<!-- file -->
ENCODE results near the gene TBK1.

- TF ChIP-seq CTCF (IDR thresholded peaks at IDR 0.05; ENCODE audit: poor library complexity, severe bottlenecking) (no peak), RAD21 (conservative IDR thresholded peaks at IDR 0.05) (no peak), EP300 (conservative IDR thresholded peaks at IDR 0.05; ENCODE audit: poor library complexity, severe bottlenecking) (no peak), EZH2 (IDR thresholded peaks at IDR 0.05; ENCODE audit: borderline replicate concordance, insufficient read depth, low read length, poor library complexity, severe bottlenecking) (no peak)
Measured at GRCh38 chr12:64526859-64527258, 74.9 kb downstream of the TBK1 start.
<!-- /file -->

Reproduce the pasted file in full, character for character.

ENCODE results near the gene TBK1.

- TF ChIP-seq CTCF (IDR thresholded peaks at IDR 0.05; ENCODE audit: poor library complexity, severe bottlenecking) (no peak), RAD21 (conservative IDR thresholded peaks at IDR 0.05) (no peak), EP300 (conservative IDR thresholded peaks at IDR 0.05; ENCODE audit: poor library complexity, severe bottlenecking) (no peak), EZH2 (IDR thresholded peaks at IDR 0.05; ENCODE audit: borderline replicate concordance, insufficient read depth, low read length, poor library complexity, severe bottlenecking) (no peak)
Measured at GRCh38 chr12:64526859-64527258, 74.9 kb downstream of the TBK1 start.